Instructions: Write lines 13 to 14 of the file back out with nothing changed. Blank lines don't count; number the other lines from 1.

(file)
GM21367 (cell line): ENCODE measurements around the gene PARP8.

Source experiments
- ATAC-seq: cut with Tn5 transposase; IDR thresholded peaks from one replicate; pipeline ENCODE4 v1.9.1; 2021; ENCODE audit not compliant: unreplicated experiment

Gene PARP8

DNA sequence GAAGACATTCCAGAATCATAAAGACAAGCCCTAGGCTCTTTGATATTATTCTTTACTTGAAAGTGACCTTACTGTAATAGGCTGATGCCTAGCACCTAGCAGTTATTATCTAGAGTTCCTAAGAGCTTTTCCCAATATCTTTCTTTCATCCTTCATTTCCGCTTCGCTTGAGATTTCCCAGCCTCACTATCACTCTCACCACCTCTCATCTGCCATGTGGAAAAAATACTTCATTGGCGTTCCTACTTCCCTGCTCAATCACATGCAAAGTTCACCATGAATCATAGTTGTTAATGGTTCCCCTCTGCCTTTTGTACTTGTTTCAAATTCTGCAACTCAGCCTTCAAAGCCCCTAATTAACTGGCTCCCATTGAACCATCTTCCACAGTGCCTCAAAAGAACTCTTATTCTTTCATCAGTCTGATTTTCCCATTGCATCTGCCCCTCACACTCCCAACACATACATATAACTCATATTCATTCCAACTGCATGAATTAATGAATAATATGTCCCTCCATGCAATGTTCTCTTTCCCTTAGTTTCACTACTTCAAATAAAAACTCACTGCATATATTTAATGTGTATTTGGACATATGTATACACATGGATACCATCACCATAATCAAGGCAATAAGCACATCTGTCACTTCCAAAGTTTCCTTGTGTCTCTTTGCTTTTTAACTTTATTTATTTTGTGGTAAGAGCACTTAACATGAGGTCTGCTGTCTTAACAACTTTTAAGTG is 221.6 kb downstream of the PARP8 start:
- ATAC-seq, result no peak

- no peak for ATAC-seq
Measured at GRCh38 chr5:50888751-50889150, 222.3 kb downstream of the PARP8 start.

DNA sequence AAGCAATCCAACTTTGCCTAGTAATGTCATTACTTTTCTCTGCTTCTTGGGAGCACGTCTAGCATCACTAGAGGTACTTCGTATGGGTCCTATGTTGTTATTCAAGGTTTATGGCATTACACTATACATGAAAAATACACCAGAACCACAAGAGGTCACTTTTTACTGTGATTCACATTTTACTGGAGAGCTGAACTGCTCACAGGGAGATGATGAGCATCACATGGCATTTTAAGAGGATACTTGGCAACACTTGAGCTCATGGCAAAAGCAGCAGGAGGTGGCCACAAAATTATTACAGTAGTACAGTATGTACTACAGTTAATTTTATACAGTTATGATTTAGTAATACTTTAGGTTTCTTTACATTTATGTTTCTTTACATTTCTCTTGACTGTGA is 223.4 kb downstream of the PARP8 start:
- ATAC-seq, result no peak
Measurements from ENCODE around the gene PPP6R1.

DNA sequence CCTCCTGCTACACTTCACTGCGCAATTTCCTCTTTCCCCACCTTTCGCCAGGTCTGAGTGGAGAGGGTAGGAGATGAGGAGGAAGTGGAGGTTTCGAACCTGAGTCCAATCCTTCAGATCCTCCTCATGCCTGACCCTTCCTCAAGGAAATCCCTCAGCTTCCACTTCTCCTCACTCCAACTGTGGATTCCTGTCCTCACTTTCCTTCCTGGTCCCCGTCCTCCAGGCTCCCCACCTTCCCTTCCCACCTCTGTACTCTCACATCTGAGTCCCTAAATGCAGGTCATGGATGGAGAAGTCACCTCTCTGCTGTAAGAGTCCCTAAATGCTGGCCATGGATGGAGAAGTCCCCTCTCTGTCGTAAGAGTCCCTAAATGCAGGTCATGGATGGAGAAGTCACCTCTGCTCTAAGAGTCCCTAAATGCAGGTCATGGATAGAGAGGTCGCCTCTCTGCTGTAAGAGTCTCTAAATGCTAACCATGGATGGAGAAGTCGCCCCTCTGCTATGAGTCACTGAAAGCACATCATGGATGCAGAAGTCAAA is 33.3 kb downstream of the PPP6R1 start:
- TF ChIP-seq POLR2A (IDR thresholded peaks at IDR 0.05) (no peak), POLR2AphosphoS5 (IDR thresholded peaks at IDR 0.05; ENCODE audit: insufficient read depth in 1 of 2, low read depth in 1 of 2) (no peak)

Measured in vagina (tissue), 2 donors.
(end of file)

- TF ChIP-seq POLR2A (IDR thresholded peaks at IDR 0.05) (no peak), POLR2AphosphoS5 (IDR thresholded peaks at IDR 0.05; ENCODE audit: insufficient read depth in 1 of 2, low read depth in 1 of 2) (no peak)

Measured in vagina (tissue), 2 donors.